Note: The following is one of a series of columns looking at places and events of interest in Bulloch County history.
Whereas in 1810, Georgia sawmills cut lumber worth only $25,400, by 1890 Georgia’s mills produced nearly $6.6 million worth of board lumber.
Most of the Bulloch County lumber was floated down the Ogeechee and Canoochie rivers, with the majority being floated down in the Lotts Creek area of Bulloch County.
When the Ogeechee Canal was completed, most log-raft men willingly paid the toll, as the canal was free of hazards and had an adequate water flow. The rivers did not.
The Riggs family were required by authorities to construct “locks” so that lumber could be floated past the Riggs Mill Dam in order to get across Lotts Creek.
In 1893, D.P. Averitt Sr. moved to Statesboro from Guyton, established a large sawmill three miles west of Statesboro, and opened a planing mill within Statesboro’s city limits.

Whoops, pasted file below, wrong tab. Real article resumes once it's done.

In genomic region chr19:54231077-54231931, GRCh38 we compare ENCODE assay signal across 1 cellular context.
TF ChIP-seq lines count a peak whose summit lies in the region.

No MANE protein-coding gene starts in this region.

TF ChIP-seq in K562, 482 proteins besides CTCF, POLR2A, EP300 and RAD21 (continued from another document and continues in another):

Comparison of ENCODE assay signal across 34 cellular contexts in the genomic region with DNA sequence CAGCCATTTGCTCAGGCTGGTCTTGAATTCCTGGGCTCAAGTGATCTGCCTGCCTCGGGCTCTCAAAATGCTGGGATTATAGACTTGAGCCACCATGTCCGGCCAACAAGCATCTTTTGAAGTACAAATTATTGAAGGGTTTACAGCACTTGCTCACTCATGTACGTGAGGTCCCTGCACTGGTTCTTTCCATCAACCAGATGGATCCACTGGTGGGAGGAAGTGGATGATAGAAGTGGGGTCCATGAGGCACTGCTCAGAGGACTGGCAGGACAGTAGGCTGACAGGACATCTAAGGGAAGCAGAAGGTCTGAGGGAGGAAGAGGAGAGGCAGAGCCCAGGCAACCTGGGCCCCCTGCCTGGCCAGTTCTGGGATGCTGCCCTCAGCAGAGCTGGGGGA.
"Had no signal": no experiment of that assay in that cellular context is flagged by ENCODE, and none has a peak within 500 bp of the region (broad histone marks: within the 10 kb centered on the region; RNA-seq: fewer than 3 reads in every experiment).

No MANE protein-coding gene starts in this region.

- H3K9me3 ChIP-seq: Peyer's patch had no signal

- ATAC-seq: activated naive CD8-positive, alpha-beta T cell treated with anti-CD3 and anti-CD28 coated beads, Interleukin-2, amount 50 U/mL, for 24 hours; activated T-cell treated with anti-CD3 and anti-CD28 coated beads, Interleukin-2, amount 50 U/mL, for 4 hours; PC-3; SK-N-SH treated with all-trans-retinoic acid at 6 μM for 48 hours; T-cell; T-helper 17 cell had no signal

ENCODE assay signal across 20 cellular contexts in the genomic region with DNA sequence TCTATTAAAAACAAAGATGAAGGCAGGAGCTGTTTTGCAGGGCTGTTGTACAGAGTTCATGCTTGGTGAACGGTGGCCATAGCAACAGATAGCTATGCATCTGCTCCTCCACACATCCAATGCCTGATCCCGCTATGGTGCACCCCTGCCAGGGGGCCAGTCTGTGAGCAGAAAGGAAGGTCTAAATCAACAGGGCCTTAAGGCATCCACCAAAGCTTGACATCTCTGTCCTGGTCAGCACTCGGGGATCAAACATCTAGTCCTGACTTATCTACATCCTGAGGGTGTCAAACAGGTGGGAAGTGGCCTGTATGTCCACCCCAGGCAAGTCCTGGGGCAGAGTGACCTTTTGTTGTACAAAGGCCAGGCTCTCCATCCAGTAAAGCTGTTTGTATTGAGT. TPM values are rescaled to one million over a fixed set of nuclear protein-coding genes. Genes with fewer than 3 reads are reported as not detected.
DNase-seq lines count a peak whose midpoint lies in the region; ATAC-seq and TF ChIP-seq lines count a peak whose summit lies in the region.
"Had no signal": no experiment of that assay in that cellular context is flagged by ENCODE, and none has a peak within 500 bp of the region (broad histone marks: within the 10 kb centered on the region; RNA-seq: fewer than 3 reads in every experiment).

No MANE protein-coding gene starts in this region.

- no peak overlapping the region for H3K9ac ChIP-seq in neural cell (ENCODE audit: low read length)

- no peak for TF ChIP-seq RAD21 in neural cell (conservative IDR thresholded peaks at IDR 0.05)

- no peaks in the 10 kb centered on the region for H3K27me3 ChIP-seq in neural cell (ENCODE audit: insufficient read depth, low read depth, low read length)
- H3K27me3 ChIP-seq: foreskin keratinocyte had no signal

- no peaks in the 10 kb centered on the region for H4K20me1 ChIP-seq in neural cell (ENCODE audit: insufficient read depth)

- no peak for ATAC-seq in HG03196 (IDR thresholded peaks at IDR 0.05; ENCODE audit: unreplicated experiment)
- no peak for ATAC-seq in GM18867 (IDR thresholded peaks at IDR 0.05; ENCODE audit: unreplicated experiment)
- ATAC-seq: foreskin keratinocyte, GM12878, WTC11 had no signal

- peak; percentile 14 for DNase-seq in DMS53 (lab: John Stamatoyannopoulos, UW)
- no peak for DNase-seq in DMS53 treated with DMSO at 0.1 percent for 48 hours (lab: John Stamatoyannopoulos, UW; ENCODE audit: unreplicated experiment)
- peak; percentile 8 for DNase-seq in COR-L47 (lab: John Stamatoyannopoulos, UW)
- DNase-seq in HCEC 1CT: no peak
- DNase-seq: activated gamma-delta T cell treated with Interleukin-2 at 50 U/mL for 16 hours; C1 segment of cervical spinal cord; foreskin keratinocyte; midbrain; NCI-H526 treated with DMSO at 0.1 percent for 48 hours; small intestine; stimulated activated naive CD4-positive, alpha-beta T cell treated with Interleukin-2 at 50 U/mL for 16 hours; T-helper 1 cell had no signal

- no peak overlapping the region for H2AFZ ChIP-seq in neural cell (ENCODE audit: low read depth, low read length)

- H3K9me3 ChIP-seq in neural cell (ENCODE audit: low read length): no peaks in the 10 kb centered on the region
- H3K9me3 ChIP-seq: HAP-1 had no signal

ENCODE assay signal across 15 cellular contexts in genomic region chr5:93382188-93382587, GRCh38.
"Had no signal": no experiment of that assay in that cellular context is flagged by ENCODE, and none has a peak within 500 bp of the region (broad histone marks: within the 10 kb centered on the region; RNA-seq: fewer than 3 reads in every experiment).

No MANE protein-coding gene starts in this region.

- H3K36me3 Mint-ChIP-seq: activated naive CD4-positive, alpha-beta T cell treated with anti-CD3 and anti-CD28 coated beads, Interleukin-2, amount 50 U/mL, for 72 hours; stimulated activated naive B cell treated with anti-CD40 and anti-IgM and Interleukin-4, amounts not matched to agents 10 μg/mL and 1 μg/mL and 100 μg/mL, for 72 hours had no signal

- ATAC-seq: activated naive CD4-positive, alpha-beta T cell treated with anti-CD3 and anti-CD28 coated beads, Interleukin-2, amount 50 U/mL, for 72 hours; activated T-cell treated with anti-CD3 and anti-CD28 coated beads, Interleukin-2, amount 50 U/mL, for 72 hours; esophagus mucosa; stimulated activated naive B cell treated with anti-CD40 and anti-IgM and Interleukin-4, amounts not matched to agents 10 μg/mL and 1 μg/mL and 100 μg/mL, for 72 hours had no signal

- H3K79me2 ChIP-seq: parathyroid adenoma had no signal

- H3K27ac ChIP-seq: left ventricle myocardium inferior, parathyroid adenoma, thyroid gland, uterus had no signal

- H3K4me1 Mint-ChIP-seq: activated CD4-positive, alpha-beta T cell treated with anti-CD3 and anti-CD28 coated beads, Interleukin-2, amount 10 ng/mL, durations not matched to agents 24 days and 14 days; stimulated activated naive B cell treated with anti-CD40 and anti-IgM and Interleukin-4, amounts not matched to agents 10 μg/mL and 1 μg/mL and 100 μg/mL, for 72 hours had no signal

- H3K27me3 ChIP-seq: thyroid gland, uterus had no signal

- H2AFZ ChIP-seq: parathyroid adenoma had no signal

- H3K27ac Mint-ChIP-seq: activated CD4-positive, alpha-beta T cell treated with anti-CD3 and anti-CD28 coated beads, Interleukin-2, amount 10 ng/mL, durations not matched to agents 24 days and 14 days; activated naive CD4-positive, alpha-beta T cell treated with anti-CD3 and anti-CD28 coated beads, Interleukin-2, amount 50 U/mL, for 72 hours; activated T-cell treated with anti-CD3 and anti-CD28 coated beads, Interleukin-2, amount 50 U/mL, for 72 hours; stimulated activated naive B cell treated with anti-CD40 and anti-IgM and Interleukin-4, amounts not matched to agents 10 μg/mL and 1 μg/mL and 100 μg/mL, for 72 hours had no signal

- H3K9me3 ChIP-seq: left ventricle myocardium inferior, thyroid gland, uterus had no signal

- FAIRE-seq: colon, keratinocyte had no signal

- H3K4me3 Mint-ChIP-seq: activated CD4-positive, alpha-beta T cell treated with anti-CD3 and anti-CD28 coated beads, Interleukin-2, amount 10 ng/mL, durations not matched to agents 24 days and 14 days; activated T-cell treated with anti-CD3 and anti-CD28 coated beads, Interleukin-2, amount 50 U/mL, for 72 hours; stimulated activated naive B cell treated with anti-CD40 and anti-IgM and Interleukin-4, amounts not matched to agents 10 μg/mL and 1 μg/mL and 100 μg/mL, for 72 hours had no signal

Businessmen John M. Mitchell, J.W. Olliff, and J.A. Brannen opened the new Statesboro Manufacturing Company. Fellow lumbermen J.N. Woods and J.N. Shearouse started the Shearwood Lumber Company in Brooklet.
At the same time, Fred W. Darby opened his sawmill in Statesboro. In 1898, Arthur, John, George, Nathan and Jud Howard arrived in Bulloch County and quickly established their own lumber business.
The Howards moved their portable sawmill to any piece of woods where they would be guaranteed at least 85,000 square feet of board lumber at a price not to exceed $4.50 per 1,000 feet of lumber.
The whole region soon sported sawmills: the Sheridan and Perkins Companies in Metter; Nellwood Lumber in Grimshaw; Durden Lumber in Parrish; Zickgraf Lumber in Stilson; J.D. Lanier in Lon; Wylly and Gabbett in Pulaski.
There were still others: W.J. Gooding Co. in Belfast; the Foy Mill in Egypt; the Blitch Lumber Co. near Blitchton; and both the Stokes and Perkins Mills on the other side of the Canoochie River.
In 1920, the Howards built their sawmill on Mulberry Street, just north of Hill Street, on the east side of the Central of Georgia Railroad tracks. In 1946, Arthur’s son Claude opened a new mill at the end of Park Avenue.
Roger Allen is a local lover of history. Allen provides a brief look each week at the area's past. E-mail Roger at firstname.lastname@example.org.